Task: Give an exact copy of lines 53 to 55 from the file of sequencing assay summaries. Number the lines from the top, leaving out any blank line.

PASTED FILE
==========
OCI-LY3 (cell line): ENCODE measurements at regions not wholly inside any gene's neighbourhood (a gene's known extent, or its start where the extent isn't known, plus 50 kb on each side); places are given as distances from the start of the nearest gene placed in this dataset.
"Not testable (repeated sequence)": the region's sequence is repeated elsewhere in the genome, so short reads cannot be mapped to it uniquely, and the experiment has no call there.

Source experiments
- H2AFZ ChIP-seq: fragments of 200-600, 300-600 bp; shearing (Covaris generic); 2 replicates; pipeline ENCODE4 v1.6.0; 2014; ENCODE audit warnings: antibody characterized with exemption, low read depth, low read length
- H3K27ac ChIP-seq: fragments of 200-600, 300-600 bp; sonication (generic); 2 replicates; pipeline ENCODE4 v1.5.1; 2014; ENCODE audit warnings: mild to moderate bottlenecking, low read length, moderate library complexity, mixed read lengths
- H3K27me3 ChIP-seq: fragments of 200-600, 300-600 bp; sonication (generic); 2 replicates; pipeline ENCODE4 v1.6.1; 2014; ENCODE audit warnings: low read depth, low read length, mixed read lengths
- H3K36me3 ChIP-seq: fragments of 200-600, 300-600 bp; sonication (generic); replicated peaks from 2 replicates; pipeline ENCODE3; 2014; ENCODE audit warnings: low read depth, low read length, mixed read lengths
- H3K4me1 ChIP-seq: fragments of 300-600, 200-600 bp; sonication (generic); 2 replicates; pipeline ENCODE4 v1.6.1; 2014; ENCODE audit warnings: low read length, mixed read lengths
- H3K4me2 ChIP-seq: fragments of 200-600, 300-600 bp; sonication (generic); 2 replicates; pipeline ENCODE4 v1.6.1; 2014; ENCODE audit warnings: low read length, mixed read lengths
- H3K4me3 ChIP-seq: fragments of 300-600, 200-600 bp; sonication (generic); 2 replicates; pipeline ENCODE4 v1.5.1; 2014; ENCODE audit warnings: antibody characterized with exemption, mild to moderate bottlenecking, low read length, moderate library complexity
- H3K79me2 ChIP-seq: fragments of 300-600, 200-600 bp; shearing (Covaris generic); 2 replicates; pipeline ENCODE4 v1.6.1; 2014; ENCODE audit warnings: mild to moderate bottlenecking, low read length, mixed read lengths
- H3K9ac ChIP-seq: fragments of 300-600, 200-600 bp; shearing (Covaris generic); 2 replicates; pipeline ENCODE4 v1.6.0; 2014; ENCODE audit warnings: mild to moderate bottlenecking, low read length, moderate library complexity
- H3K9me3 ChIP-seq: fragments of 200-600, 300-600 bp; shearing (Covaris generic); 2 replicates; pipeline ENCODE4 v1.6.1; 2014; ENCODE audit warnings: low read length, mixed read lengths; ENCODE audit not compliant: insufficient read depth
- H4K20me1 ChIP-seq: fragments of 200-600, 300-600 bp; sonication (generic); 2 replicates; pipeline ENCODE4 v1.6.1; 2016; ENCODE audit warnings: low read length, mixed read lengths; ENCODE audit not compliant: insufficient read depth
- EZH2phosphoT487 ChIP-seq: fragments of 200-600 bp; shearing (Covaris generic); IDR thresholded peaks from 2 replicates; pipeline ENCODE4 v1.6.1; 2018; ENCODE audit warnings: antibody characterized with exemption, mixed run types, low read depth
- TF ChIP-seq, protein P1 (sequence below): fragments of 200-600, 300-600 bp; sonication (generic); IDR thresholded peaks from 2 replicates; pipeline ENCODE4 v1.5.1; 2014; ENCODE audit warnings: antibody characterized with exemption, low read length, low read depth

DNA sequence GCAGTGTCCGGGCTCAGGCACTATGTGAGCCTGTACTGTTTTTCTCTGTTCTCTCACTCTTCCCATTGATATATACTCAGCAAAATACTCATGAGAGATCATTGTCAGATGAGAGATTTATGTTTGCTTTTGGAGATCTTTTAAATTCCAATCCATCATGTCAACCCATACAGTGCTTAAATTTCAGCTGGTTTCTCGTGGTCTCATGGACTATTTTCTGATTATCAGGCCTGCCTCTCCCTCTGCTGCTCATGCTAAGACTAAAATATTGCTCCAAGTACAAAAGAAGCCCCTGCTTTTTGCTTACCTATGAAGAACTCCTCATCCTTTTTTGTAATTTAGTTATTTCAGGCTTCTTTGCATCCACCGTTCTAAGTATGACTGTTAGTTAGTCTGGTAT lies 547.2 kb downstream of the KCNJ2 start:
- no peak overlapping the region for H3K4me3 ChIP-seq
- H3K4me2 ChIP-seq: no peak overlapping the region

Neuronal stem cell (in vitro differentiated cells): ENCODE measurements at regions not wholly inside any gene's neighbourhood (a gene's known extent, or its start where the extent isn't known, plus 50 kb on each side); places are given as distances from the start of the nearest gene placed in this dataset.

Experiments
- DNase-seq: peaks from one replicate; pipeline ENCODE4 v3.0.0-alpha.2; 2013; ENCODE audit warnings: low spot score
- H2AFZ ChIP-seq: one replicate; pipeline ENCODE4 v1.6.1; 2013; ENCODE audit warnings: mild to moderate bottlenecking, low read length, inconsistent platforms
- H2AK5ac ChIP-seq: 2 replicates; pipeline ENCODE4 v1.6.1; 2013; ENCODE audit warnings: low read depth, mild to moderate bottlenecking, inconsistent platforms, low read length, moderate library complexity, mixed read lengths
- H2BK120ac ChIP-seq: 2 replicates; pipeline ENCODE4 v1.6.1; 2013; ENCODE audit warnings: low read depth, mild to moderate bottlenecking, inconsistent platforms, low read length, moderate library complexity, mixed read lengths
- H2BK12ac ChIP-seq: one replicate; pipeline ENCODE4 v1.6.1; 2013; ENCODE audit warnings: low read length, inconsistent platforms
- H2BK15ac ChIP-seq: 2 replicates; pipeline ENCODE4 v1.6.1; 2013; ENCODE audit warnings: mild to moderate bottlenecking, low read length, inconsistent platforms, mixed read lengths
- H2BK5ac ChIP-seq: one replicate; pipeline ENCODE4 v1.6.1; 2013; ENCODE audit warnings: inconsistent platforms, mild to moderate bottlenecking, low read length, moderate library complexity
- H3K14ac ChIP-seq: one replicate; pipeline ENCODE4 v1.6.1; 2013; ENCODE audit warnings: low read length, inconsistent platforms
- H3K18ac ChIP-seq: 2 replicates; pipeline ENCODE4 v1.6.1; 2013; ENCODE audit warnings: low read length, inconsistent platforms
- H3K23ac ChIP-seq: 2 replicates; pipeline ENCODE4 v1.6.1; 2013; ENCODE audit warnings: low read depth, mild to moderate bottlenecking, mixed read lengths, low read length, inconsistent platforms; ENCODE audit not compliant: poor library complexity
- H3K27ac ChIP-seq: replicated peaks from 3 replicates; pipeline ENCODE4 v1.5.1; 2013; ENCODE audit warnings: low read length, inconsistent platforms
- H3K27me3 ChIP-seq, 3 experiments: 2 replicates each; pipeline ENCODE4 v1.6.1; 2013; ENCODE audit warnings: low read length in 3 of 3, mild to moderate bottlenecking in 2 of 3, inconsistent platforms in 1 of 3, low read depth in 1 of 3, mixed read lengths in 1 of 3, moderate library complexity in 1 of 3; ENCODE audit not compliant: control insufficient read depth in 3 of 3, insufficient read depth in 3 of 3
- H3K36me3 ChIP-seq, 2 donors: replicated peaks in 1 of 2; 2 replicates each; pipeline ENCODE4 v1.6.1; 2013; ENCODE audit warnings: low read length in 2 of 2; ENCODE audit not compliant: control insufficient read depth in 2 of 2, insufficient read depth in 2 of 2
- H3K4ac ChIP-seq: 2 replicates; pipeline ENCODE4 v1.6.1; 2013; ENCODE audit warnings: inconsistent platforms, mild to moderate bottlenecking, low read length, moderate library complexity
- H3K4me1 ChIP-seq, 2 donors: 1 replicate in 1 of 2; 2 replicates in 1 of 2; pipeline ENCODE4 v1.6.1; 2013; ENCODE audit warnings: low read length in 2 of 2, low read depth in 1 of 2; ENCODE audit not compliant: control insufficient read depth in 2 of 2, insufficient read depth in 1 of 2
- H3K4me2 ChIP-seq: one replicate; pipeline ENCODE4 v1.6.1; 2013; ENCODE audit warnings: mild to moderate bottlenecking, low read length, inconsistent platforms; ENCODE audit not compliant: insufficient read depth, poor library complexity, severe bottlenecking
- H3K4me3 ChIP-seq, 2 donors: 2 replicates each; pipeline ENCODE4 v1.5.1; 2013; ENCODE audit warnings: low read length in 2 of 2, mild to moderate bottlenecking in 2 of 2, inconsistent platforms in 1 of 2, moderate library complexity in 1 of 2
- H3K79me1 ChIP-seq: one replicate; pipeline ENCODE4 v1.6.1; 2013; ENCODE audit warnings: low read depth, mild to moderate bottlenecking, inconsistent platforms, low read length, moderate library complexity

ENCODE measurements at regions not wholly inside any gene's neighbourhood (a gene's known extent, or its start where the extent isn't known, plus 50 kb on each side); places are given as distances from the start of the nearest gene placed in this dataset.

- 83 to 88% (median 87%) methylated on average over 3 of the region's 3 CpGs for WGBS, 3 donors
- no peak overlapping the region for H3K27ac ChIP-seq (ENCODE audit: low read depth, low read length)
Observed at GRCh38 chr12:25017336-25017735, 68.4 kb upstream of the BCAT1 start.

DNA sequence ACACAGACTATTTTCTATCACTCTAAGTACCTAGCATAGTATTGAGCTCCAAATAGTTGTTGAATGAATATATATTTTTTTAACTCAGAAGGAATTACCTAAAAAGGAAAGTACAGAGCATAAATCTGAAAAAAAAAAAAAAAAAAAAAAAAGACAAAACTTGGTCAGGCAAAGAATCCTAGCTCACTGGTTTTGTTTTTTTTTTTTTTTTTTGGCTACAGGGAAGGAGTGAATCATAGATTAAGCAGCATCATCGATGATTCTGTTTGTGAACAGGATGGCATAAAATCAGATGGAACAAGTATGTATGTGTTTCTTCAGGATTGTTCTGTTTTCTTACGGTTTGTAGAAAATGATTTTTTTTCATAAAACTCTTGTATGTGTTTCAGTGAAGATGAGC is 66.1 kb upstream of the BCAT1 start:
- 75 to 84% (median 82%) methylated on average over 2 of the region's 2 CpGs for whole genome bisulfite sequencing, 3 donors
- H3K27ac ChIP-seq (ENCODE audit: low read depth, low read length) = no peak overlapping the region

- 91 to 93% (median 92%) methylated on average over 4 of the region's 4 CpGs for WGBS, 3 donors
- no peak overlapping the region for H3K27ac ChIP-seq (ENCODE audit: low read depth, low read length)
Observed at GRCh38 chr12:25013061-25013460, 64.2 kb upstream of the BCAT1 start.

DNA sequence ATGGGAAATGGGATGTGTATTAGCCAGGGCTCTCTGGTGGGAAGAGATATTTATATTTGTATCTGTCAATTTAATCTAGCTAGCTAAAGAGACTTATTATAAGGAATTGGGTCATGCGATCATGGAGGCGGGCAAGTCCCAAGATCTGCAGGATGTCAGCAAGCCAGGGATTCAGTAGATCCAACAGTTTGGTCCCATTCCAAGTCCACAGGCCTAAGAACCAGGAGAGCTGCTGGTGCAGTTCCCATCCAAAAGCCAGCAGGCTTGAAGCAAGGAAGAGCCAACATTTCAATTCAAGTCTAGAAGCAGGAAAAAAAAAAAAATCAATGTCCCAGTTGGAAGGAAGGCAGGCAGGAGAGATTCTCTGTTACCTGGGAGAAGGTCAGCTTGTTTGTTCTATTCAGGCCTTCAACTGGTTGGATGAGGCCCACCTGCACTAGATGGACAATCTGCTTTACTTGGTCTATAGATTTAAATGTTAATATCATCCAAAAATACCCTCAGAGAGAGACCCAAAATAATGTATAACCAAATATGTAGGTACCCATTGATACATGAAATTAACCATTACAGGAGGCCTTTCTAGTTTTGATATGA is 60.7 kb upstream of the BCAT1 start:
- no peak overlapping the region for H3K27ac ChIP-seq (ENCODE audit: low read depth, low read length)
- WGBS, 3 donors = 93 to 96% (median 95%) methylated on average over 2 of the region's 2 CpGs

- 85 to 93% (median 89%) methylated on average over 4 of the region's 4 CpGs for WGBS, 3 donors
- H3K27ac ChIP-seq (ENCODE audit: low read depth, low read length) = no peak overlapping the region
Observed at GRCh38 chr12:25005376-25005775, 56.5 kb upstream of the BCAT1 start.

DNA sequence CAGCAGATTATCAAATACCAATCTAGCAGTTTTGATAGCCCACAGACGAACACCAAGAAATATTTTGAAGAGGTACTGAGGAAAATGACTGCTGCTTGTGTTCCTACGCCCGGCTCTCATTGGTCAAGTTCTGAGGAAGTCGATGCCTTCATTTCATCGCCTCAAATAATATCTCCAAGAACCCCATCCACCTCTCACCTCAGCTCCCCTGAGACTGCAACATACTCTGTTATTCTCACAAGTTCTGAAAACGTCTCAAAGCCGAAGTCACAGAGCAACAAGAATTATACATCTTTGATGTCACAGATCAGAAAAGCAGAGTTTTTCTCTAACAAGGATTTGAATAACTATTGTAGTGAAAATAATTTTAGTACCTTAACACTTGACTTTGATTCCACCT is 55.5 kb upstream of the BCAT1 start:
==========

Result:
- 85 to 93% (median 89%) methylated on average over 4 of the region's 4 CpGs for WGBS, 3 donors
- H3K27ac ChIP-seq (ENCODE audit: low read depth, low read length) = no peak overlapping the region
Observed at GRCh38 chr12:25005376-25005775, 56.5 kb upstream of the BCAT1 start.